• Pick up any trash you generated. Don't be a bozo who leaves his flats around. Flat inner tubes make wonderful luggage straps.

As someone who's just struggled with getting a set of Continental Grand Prix tires on Mavic MA3 rims, there's a few things I've learned to help the whole process go smoother if you're having trouble with the instructions above:

  • My tube blew up or has a leak right after I put it on!

    What's probably happening is the tube isn't seating in the tire properly; a small bit of tube peeking out from under the bead will either cause a puncture or explode when put under pressure -- a pinch flat. To help the tube move around in the very limited space between the tire and the rim, coat the tube in talcum powder before you put it in the wheel. The talc acts as a dry lubricant, and will help the tube seat properly.

    The other thing you must do when mounting a difficult tire is check the entire circumference of the wheel for places where it will pinch flat. I start at the label on the tire and, pushing the tire away from the rim with my thumbs, look down between the bead and the rim for the tube. If you see a bit of tube, try using a tire iron and lifting the bead up, then inflating the tube a bit. Ease the iron out of the bead, and hopefully the tube will be seated properly in the tire. Deflate the tube and keep checking for pinches. When you're done with one side of the wheel, turn it around and do the other side. Be thorough. An extra 5 minutes is worth it when you've taken half an hour to get a difficult tire on.

  • Aargh! I can't get these damned tires on these rims!

    The very first thing you should do is double check that everything is the right size. The tires could be too small for your rims. (An honest mistake; at times, it seems bike equipment manufacturers are picking sizes out of the ether instead of making and following standards.)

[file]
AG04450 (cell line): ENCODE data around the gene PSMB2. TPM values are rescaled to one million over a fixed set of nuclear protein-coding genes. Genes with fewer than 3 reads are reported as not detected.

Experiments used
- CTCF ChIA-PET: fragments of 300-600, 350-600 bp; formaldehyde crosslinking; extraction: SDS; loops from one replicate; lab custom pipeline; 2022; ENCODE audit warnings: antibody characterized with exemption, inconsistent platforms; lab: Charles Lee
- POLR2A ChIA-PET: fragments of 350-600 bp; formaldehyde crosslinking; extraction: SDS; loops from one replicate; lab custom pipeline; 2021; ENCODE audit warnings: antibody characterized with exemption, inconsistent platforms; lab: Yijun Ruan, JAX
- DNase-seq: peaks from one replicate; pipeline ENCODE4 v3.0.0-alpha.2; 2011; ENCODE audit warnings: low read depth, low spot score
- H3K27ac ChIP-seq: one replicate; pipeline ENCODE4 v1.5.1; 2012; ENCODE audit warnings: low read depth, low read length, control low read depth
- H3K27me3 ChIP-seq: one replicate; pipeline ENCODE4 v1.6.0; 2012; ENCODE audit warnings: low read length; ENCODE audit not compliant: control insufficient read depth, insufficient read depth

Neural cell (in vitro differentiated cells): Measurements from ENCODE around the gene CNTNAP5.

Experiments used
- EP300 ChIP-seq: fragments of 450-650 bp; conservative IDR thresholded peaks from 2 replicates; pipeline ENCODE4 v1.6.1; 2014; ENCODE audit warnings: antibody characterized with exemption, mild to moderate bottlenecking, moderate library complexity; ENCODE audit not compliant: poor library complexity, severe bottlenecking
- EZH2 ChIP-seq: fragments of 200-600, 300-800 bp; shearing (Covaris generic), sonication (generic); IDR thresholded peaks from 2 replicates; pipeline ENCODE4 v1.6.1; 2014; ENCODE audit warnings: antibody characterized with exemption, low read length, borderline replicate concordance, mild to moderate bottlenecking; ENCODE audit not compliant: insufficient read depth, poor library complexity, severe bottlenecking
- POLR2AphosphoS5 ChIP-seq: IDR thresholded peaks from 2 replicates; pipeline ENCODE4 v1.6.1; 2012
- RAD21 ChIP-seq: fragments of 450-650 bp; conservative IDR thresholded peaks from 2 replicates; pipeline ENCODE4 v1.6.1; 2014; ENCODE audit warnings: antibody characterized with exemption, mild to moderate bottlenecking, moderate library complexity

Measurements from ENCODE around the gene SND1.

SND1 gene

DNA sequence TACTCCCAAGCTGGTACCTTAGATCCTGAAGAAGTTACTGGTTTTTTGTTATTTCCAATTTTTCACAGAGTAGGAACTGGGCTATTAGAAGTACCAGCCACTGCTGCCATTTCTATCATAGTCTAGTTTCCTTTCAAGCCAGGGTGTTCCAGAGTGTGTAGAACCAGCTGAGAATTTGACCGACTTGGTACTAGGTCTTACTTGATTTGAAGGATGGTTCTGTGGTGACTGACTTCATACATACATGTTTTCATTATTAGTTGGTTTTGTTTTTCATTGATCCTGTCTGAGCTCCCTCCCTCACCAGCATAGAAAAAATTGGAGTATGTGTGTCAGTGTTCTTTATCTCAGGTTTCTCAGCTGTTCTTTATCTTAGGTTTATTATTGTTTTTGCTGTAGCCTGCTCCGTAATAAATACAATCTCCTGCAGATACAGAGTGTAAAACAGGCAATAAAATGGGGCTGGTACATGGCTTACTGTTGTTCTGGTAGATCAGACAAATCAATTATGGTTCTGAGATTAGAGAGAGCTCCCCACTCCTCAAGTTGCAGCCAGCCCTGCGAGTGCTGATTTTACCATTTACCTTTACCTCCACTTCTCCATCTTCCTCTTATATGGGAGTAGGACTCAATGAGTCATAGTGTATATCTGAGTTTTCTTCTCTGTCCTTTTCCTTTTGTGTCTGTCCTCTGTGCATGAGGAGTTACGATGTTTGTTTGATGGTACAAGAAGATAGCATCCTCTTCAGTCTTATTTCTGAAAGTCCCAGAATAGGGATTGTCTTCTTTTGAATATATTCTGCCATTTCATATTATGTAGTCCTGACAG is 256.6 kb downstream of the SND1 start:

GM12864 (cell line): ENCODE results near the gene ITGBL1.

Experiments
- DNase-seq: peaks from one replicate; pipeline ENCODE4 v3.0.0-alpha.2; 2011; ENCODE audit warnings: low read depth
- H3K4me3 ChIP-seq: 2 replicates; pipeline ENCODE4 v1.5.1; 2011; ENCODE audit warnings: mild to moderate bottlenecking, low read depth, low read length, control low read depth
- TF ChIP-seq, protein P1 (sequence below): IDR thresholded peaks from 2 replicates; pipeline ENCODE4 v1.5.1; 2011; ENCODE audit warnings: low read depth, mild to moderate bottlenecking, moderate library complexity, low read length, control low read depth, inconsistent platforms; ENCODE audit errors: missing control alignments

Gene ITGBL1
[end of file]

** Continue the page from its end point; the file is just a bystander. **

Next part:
If it is the right size, and you can't get it on, try different positions of wheel and iron. For me, holding the wheel between my knees with the tire iron facing out and pulling on it with both hands was the only way to get my Contis in the rims.

    If you really, truly, cannot get the tires in the rims, it's time to get messy. Go outside, and bring a bottle of dishwashing soap or shampoo. Coat the bead at the last section of tire you absolutely can't get in with the soap. The soap will hopefully reduce the friction on the system enough that you can muscle the tire into the rim. This is messy as hell, though, so use it as a last resort.

Albert Herring says re How to repair a flat bicycle tire: Using tyre levers to put a tyre on is just asking for trouble (pinched tubes). It is quite simple if you have any strength in your thumbs...
flamingweasel says 90% of the time you're right. Any rims wider than 3cm, or tires that take less than 120psi, you should be able to do with your thumbs. But I don't know if you've ever put 150 psi tires on 700x20C rims with no irons, but I sure as hell can't do it with my thumbs. I have no problems with my 80psi Conti Top Touring tires on 1-inch rims. These Grand Prixs on teeny little rims are totally impossible to do manually.